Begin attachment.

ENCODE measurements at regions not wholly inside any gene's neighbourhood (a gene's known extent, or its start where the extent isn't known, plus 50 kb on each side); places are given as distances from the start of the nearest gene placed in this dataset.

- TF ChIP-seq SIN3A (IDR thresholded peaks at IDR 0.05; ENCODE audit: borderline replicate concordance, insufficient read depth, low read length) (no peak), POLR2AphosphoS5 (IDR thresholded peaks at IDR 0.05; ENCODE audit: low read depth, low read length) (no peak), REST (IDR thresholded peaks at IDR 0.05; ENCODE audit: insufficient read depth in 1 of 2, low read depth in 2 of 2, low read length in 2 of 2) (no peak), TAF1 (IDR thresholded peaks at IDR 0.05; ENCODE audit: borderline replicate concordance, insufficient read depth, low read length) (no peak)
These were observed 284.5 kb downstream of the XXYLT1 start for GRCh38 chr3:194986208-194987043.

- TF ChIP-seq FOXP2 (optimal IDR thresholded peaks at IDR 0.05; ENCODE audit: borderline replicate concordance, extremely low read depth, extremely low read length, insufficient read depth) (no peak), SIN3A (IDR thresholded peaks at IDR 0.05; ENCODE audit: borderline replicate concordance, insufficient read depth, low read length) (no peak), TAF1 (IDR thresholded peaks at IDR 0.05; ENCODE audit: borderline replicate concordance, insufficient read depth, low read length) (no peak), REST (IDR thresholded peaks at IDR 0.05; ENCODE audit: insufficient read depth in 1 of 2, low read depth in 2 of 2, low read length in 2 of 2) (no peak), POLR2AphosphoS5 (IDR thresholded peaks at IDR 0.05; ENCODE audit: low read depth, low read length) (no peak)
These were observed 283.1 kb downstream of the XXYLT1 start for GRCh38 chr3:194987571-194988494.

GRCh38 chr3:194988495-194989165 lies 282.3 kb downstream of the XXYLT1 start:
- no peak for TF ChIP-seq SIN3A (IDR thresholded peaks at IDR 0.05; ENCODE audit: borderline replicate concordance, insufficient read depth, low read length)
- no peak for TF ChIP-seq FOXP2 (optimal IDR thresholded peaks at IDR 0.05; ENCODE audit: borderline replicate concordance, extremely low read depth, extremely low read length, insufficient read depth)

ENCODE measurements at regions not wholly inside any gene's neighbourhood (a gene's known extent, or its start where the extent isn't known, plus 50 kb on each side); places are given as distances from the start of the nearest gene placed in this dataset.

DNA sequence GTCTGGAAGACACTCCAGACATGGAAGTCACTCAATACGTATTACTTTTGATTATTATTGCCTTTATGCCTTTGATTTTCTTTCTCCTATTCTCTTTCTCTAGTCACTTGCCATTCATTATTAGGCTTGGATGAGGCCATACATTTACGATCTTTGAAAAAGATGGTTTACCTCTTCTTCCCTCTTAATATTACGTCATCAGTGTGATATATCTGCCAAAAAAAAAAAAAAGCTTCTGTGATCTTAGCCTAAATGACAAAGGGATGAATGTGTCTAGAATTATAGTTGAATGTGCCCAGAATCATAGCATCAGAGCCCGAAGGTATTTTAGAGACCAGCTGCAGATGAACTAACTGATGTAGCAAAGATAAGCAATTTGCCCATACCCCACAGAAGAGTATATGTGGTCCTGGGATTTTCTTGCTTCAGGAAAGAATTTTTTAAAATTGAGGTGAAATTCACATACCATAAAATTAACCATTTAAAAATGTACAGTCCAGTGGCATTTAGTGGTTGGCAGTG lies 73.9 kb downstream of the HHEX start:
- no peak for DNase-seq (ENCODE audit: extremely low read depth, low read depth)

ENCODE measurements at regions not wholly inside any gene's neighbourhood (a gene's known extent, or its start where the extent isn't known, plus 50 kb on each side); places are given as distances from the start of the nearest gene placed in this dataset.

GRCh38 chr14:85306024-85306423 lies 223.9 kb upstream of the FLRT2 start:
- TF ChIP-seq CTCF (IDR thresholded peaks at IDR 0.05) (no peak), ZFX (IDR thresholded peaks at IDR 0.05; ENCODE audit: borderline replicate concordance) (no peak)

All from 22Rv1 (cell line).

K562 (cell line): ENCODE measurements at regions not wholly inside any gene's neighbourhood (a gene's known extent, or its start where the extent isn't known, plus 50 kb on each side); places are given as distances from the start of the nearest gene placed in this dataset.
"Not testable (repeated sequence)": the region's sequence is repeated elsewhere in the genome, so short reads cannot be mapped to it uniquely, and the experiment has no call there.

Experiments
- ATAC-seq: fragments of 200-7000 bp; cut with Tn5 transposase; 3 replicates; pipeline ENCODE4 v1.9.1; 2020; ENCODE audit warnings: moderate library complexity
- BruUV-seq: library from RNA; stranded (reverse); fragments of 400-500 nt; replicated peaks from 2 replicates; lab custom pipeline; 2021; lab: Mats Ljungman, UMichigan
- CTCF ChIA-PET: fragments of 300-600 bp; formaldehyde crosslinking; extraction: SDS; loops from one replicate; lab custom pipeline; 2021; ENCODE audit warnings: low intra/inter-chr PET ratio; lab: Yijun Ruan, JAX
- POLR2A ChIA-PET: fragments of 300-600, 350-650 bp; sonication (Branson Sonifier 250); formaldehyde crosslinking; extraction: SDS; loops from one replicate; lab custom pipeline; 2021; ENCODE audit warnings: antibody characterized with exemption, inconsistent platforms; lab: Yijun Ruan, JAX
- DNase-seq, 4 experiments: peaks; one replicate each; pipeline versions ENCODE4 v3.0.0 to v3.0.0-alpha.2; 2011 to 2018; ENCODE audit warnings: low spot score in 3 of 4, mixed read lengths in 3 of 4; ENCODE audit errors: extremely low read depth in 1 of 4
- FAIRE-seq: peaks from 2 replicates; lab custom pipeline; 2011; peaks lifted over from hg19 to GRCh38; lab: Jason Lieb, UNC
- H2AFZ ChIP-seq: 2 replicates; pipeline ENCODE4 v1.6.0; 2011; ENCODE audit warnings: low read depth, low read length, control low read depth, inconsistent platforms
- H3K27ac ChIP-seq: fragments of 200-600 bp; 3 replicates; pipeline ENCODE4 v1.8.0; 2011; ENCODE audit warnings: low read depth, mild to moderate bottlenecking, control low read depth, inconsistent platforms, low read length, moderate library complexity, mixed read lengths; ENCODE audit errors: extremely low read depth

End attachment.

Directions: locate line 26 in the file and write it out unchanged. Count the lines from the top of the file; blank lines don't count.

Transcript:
- H3K27ac ChIP-seq: fragments of 200-600 bp; 3 replicates; pipeline ENCODE4 v1.8.0; 2011; ENCODE audit warnings: low read depth, mild to moderate bottlenecking, control low read depth, inconsistent platforms, low read length, moderate library complexity, mixed read lengths; ENCODE audit errors: extremely low read depth